Exploring the Role of Sewing as a Leisure Activity for Those Aged 40 Years and Under

Naomi Alice Clarke*

*Corresponding author for this work

Research output: Contribution to journalArticle (Academic Journal)peer-review

1 Downloads (Pure)


When sewing is subjected to critical scholarly attention it is often from a public health perspective with participants typically above the age of 40 years. Consequently, very little is known about what factors bring younger ages to, and sustain their interest in, sewing for leisure. To gain a deeper understanding of the role of sewing, this qualitative study sought to explore and foreground the experiences of people aged 40 years and under who engage in sewing for leisure. By means of creative research methods (including photos, online written narratives, interviews, and sewn items), 78 participants participated in this global study to share their sewing experiences. The findings highlight that their reasons for sewing were multifaceted and included pride, accomplishment, the opportunities for social connections and self-awareness, as well as suggestions of sewing supporting the psychological ‘flow’ state. This research is an exploration of how the smaller act of engaging in sewing for leisure offers wider multifaceted benefits that contribute to much larger topics of identity, self-esteem, communities, social interactions, and enjoyment. This article offers a new insight into sewing by foregrounding the voices and experiences of those who have previously gone unheard within existing sewing research: those aged 40 years and under.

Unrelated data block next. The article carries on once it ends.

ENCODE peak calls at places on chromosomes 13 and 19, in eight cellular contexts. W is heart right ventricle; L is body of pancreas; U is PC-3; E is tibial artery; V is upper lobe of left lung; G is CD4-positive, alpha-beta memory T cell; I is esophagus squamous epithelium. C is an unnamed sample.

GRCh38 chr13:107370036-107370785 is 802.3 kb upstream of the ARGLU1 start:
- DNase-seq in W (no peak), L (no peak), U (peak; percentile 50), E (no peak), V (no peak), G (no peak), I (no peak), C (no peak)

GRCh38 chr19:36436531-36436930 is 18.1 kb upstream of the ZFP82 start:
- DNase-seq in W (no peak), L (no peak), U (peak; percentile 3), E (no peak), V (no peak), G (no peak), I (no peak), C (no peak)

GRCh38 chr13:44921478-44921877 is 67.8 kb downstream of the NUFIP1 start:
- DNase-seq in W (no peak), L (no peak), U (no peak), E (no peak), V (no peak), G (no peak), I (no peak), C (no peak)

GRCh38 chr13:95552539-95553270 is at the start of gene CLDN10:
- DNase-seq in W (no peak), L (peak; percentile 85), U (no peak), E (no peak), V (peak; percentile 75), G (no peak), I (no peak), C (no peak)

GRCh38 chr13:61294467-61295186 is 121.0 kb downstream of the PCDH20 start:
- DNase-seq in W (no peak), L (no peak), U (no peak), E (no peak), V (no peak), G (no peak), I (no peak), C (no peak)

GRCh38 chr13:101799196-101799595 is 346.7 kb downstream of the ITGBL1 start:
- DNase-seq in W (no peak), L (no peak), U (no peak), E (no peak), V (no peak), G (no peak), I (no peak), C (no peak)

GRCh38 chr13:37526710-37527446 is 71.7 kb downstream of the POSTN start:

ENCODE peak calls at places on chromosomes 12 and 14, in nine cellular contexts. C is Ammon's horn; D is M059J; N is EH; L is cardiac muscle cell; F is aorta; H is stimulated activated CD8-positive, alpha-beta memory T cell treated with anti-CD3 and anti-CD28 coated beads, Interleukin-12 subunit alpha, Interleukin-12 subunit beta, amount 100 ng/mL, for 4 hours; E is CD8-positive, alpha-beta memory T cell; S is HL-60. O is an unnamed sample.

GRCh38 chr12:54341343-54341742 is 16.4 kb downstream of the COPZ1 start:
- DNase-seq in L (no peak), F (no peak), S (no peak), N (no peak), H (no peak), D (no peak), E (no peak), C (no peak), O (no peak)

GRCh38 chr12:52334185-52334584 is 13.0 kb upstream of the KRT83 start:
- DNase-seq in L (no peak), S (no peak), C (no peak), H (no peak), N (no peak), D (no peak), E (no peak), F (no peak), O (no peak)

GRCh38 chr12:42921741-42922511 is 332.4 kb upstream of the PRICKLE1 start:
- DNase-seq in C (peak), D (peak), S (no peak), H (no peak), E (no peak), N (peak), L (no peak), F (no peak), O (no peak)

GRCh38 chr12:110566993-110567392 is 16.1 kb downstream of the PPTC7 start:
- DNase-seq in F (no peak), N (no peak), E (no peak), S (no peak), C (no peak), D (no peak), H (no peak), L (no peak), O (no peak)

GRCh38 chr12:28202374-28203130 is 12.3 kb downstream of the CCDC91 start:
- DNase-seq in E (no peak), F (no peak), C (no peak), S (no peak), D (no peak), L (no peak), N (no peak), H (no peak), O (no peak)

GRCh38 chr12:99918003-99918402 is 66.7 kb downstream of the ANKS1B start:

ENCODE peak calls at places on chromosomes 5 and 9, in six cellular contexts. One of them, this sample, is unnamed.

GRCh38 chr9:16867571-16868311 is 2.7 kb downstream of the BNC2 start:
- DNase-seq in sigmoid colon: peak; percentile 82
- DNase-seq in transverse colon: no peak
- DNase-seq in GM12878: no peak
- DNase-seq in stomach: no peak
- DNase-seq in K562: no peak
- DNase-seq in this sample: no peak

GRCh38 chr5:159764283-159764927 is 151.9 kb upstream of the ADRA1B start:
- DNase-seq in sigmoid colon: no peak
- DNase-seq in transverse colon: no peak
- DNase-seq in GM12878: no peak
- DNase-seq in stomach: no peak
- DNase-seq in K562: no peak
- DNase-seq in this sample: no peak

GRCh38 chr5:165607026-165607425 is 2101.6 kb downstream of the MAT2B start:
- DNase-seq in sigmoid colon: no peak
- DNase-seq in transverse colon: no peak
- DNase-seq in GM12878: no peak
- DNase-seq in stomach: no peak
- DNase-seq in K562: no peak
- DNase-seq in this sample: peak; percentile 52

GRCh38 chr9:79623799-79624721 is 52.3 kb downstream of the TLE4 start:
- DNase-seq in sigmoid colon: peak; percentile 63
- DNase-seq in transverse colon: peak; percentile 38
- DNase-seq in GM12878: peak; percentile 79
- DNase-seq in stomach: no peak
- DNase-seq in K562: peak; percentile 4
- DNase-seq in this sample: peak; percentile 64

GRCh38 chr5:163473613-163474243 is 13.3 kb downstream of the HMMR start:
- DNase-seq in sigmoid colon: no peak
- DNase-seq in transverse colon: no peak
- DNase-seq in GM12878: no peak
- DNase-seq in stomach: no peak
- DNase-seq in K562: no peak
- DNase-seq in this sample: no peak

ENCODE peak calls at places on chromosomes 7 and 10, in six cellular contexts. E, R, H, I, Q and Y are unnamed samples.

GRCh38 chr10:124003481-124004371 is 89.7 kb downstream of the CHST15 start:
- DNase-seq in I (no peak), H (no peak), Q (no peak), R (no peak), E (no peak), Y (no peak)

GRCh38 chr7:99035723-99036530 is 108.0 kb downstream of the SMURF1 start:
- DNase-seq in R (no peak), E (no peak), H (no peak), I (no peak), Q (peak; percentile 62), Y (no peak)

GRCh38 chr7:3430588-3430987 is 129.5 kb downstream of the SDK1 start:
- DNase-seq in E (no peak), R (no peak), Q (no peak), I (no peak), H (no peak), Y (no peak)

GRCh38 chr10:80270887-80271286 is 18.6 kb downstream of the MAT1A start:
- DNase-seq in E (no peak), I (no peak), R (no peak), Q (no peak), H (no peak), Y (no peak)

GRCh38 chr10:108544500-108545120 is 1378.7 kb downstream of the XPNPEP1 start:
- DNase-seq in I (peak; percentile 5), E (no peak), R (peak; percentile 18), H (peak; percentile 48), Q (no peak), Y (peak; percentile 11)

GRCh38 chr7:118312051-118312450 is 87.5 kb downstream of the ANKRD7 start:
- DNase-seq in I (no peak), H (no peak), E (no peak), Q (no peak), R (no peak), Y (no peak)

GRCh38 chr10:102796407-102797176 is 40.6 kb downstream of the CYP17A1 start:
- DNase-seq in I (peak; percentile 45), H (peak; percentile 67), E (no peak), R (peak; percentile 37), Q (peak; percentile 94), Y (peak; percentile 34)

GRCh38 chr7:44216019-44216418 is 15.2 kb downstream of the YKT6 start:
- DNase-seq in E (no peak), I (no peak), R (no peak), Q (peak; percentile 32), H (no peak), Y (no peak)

Original languageEnglish
Number of pages27
JournalTextile: The Journal of Cloth and Culture
Early online date26 Jun 2019
Publication statusE-pub ahead of print - 26 Jun 2019

Structured keywords

  • SPS Children and Families Research Centre


  • crafts
  • identity
  • leisure
  • sew
  • sewing
  • textiles
  • women

Fingerprint Dive into the research topics of 'Exploring the Role of Sewing as a Leisure Activity for Those Aged 40 Years and Under'. Together they form a unique fingerprint.

Cite this